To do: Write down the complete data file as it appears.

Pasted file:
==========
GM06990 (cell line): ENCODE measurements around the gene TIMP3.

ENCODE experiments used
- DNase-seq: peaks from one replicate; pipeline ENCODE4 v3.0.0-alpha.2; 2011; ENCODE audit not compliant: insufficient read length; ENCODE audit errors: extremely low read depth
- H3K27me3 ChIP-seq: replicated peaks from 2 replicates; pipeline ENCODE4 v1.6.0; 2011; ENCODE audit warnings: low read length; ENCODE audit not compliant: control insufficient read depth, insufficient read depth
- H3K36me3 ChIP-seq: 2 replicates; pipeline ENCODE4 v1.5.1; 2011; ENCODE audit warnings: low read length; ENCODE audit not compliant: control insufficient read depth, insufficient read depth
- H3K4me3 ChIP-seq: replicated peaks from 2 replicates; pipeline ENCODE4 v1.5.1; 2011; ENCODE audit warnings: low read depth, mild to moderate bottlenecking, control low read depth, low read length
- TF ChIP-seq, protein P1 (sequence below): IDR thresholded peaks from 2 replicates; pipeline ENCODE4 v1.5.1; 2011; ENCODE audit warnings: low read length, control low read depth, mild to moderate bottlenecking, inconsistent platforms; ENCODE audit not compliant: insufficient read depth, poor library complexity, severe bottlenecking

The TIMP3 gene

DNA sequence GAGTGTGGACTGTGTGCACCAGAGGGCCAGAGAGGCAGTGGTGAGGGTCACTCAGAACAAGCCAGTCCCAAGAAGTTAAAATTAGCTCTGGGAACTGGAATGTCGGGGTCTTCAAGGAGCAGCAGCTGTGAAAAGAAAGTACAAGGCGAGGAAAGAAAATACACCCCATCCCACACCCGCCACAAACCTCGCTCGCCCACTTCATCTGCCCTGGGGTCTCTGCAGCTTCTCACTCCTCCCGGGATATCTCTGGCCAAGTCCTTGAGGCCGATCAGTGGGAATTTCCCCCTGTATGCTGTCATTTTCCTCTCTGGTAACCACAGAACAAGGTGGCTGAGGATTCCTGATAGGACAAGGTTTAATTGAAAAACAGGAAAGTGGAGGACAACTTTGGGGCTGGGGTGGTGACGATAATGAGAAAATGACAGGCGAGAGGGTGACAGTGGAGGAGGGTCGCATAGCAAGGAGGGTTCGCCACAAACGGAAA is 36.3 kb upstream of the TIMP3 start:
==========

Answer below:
GM06990 (cell line): ENCODE measurements around the gene TIMP3.

ENCODE experiments used
- DNase-seq: peaks from one replicate; pipeline ENCODE4 v3.0.0-alpha.2; 2011; ENCODE audit not compliant: insufficient read length; ENCODE audit errors: extremely low read depth
- H3K27me3 ChIP-seq: replicated peaks from 2 replicates; pipeline ENCODE4 v1.6.0; 2011; ENCODE audit warnings: low read length; ENCODE audit not compliant: control insufficient read depth, insufficient read depth
- H3K36me3 ChIP-seq: 2 replicates; pipeline ENCODE4 v1.5.1; 2011; ENCODE audit warnings: low read length; ENCODE audit not compliant: control insufficient read depth, insufficient read depth
- H3K4me3 ChIP-seq: replicated peaks from 2 replicates; pipeline ENCODE4 v1.5.1; 2011; ENCODE audit warnings: low read depth, mild to moderate bottlenecking, control low read depth, low read length
- TF ChIP-seq, protein P1 (sequence below): IDR thresholded peaks from 2 replicates; pipeline ENCODE4 v1.5.1; 2011; ENCODE audit warnings: low read length, control low read depth, mild to moderate bottlenecking, inconsistent platforms; ENCODE audit not compliant: insufficient read depth, poor library complexity, severe bottlenecking

The TIMP3 gene

DNA sequence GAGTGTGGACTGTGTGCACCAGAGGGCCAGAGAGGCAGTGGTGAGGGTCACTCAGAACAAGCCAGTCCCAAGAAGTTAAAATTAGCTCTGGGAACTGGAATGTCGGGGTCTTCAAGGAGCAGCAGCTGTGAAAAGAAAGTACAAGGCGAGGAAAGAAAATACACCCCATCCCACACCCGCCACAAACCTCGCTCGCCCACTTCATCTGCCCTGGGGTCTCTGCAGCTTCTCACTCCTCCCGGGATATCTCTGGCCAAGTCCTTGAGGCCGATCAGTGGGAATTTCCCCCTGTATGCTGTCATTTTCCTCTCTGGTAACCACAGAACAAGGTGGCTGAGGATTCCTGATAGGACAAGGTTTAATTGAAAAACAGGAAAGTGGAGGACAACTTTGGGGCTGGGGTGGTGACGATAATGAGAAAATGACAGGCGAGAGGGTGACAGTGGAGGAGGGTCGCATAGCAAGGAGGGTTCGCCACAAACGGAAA is 36.3 kb upstream of the TIMP3 start: